Growing up in rural eastern North Carolina, people in my all-Black working-class community would tell me often that I asked too many questions. I was a curious child who had a lot of questions about the past, especially family history, and about people living and working around me. At some point, I turned to the academic field of history to begin to answer some of my questions. After college, I taught history for several years in North Carolina. Working as a teacher in the South, I began to ask critical questions about the bread and butter issues that shaped teachers' work which led me to the Labor Center at University of Massachusetts at Amherst. I earned a master's degree where I whet my appetite for knowledge about the school as a workplace and teacher unionism, as well as the unique role of "teachers as workers" within the United States context. Eventually, I found an intellectual home in the academic field of sociology where I crafted a specialization in the following areas: the social significance of education in African-American history and culture; the lives, work and careers of Black educators; critical race theory; social memory studies; oral history and qualitative methodologies.
In 2010, I published my first book, Race, Remembering, and Jim Crow's Teachers, in the Routledge "Studies in African-American History and Culture" series. During 2011-12, I was a visiting scholar in the James Weldon Johnson Institute for Race and Difference at Emory University where I investigated the life and death of civil rights scholar-activist Marion Thompson Wright, a former student and professor at Howard University whose scholarship contributed to the social science research that shaped the legal reasoning of the 1954 Brown v. Board of Education decision. My articles have appeared in Urban Education, Educational Studies, The Urban Review, The American Sociologist, The Journal of Negro Education and The World of Jim Crow. My current project rethinks the parallel histories of Blacks and Jews in the United States and raises new questions about collective remembering of mutual progress, brotherly alliance, and institution building in African-American education.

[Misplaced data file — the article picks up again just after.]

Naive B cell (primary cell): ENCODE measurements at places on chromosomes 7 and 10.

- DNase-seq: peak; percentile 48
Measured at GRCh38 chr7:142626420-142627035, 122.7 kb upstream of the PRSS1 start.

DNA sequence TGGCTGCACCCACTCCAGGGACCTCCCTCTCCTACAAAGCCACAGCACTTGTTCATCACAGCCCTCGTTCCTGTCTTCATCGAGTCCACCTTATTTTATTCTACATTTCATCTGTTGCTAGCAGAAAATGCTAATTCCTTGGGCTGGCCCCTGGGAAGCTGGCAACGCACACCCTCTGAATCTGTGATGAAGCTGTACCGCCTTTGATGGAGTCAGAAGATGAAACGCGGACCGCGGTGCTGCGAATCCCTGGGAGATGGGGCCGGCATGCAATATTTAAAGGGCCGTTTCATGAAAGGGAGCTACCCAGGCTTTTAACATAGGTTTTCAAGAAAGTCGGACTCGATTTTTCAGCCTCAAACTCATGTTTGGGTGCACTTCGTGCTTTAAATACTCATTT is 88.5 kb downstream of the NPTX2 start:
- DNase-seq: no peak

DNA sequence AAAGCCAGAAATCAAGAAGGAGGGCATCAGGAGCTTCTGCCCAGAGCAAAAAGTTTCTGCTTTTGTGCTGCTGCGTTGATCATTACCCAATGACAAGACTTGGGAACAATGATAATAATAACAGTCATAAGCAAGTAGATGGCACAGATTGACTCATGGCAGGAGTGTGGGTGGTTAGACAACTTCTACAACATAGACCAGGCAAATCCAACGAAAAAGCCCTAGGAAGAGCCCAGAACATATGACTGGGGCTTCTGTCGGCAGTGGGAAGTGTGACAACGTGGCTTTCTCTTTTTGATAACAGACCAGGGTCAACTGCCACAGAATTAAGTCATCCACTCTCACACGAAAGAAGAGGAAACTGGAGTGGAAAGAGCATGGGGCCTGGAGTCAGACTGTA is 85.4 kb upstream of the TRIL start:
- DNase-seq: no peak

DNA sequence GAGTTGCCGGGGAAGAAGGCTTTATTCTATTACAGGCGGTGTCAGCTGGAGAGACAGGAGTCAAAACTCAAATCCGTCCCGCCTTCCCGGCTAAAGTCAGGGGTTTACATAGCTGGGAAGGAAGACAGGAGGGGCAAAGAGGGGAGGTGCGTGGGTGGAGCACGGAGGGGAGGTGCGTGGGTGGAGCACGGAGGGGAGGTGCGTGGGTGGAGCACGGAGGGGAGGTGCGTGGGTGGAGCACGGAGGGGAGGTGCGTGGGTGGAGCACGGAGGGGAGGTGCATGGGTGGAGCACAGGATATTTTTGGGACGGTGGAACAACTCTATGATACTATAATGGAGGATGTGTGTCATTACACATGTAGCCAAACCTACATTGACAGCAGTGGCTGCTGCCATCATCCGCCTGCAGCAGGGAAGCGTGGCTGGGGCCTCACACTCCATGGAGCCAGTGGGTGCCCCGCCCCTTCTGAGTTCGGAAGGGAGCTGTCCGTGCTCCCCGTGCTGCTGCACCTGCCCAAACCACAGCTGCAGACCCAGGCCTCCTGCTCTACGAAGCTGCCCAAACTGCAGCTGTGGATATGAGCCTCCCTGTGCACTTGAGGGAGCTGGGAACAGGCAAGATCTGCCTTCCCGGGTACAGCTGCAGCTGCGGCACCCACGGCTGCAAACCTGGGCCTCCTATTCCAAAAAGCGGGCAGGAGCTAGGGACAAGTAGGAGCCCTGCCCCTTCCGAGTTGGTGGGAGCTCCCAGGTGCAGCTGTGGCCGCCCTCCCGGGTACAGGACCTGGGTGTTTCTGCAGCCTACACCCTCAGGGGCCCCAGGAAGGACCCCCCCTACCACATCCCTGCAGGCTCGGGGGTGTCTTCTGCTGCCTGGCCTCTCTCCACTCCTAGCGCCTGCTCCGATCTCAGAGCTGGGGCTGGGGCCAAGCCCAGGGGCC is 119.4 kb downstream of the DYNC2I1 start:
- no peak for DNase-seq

I am core faculty in the Educational Studies and Africana Studies Departments and I am affiliated faculty in the Sociology Department. I have two administrative roles at Davidson College: Chair of the Educational Studies Department and Director of the Center for Interdisciplinary Studies (beginning Fall 2018). In addition, I am the 2017-18 President of the American Educational Studies Association.